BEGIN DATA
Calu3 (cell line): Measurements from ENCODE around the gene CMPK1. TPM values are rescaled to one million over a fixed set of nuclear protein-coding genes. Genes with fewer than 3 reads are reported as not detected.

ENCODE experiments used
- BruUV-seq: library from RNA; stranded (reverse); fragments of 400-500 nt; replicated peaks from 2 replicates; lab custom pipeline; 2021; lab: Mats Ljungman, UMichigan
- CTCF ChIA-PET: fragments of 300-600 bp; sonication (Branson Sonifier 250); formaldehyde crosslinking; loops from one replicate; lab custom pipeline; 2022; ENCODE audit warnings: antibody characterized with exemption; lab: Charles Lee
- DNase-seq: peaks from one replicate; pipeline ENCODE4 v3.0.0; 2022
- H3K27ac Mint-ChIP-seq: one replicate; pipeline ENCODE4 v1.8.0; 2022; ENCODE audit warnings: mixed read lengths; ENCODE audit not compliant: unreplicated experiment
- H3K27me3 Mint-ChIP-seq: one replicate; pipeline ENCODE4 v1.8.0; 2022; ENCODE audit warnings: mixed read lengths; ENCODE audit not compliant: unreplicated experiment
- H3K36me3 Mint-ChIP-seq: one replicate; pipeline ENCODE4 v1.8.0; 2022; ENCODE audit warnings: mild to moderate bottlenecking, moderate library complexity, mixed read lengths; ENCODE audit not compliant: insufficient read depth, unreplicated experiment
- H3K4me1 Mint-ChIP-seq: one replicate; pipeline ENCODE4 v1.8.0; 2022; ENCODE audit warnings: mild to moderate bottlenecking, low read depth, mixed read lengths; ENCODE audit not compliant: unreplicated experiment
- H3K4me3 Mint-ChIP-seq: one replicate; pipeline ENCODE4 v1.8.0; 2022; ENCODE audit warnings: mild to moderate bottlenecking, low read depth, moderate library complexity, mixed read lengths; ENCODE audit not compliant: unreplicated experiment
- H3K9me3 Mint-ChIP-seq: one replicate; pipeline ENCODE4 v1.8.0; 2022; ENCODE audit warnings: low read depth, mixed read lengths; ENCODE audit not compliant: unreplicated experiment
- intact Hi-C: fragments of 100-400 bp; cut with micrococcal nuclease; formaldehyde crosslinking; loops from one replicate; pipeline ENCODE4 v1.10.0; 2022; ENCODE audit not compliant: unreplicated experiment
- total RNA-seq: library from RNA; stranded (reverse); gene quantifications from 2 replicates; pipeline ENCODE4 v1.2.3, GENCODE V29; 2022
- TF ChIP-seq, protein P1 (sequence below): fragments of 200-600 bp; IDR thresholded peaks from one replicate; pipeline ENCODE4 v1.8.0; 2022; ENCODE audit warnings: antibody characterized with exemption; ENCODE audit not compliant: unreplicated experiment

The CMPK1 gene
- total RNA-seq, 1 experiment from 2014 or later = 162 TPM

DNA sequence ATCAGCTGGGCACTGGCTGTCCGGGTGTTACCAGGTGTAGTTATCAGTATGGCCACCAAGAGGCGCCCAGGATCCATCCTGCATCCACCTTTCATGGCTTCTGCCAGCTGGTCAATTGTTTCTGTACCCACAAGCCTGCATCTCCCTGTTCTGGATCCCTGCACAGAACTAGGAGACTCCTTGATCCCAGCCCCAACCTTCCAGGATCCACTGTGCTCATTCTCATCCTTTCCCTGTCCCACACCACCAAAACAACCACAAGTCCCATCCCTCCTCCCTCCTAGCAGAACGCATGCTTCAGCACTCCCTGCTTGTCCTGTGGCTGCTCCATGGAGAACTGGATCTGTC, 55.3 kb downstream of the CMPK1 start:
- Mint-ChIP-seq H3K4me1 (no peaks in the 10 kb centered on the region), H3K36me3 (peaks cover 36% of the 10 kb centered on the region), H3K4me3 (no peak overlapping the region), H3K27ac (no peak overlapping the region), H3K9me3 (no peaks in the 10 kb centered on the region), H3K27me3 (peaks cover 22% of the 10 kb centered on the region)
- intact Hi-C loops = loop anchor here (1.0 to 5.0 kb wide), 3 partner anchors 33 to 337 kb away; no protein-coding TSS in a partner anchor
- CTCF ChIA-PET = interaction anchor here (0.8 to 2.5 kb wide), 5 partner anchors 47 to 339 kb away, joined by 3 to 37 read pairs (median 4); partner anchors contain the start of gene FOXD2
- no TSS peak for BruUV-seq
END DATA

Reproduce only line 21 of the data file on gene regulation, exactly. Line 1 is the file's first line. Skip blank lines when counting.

- no TSS peak for BruUV-seq